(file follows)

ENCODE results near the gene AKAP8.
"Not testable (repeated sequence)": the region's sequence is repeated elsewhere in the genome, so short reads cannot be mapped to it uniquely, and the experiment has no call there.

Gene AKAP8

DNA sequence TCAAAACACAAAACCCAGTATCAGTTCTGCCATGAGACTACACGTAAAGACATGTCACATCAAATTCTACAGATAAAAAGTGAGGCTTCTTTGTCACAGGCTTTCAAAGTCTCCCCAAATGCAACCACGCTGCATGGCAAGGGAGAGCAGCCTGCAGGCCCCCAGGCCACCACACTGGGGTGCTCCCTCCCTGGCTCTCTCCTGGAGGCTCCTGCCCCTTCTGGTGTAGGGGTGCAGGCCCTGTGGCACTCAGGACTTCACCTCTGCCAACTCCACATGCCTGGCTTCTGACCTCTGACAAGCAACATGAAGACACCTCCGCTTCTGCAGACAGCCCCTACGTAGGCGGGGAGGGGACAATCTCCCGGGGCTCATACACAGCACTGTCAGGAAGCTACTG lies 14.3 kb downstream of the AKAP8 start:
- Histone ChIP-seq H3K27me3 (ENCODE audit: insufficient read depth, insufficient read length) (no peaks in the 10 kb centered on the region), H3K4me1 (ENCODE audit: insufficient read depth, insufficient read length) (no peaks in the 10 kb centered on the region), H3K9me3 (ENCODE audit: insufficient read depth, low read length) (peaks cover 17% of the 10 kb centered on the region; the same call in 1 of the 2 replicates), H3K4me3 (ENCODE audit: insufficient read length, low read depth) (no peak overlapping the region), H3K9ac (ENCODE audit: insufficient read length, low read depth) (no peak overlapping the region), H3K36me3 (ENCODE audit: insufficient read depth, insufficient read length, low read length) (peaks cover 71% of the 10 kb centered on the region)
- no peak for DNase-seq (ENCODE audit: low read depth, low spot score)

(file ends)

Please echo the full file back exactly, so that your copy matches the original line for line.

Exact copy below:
ENCODE results near the gene AKAP8.
"Not testable (repeated sequence)": the region's sequence is repeated elsewhere in the genome, so short reads cannot be mapped to it uniquely, and the experiment has no call there.

Gene AKAP8

DNA sequence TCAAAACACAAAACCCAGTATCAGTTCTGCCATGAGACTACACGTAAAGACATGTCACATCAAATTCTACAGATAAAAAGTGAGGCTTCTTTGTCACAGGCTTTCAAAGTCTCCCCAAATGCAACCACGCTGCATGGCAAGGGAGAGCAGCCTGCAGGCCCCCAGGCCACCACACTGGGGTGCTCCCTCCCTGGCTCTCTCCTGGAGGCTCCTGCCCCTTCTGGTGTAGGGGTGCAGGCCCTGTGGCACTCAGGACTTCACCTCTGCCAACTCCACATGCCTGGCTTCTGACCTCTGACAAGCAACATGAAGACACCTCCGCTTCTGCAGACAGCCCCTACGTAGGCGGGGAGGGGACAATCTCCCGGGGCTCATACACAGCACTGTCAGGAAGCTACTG lies 14.3 kb downstream of the AKAP8 start:
- Histone ChIP-seq H3K27me3 (ENCODE audit: insufficient read depth, insufficient read length) (no peaks in the 10 kb centered on the region), H3K4me1 (ENCODE audit: insufficient read depth, insufficient read length) (no peaks in the 10 kb centered on the region), H3K9me3 (ENCODE audit: insufficient read depth, low read length) (peaks cover 17% of the 10 kb centered on the region; the same call in 1 of the 2 replicates), H3K4me3 (ENCODE audit: insufficient read length, low read depth) (no peak overlapping the region), H3K9ac (ENCODE audit: insufficient read length, low read depth) (no peak overlapping the region), H3K36me3 (ENCODE audit: insufficient read depth, insufficient read length, low read length) (peaks cover 71% of the 10 kb centered on the region)
- no peak for DNase-seq (ENCODE audit: low read depth, low spot score)